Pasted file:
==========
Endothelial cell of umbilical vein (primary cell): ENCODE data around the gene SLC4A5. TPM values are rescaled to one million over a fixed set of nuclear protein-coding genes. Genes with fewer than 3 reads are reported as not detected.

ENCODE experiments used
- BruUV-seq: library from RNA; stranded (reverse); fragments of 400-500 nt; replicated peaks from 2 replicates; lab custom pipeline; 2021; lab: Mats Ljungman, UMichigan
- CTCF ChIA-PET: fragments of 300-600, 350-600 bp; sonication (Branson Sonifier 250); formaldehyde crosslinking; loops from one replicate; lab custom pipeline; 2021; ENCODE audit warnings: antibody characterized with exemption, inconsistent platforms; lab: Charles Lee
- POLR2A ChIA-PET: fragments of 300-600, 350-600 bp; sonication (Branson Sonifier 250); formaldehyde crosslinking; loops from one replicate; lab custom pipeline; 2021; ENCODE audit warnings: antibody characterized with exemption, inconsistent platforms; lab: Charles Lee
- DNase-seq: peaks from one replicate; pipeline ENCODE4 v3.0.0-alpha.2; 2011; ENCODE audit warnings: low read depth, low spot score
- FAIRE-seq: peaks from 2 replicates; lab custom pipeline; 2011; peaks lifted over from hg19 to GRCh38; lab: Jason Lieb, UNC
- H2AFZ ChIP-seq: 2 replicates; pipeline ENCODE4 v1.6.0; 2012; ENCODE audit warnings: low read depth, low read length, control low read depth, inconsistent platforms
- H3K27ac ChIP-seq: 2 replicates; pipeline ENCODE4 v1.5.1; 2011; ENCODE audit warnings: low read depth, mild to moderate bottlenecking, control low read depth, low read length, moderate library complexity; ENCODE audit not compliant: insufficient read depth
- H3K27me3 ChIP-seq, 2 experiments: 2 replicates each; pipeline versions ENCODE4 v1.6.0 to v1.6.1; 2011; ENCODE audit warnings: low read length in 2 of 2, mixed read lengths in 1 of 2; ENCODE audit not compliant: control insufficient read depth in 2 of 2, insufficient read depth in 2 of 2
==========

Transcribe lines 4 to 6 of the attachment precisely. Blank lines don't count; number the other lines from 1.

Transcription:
- CTCF ChIA-PET: fragments of 300-600, 350-600 bp; sonication (Branson Sonifier 250); formaldehyde crosslinking; loops from one replicate; lab custom pipeline; 2021; ENCODE audit warnings: antibody characterized with exemption, inconsistent platforms; lab: Charles Lee
- POLR2A ChIA-PET: fragments of 300-600, 350-600 bp; sonication (Branson Sonifier 250); formaldehyde crosslinking; loops from one replicate; lab custom pipeline; 2021; ENCODE audit warnings: antibody characterized with exemption, inconsistent platforms; lab: Charles Lee
- DNase-seq: peaks from one replicate; pipeline ENCODE4 v3.0.0-alpha.2; 2011; ENCODE audit warnings: low read depth, low spot score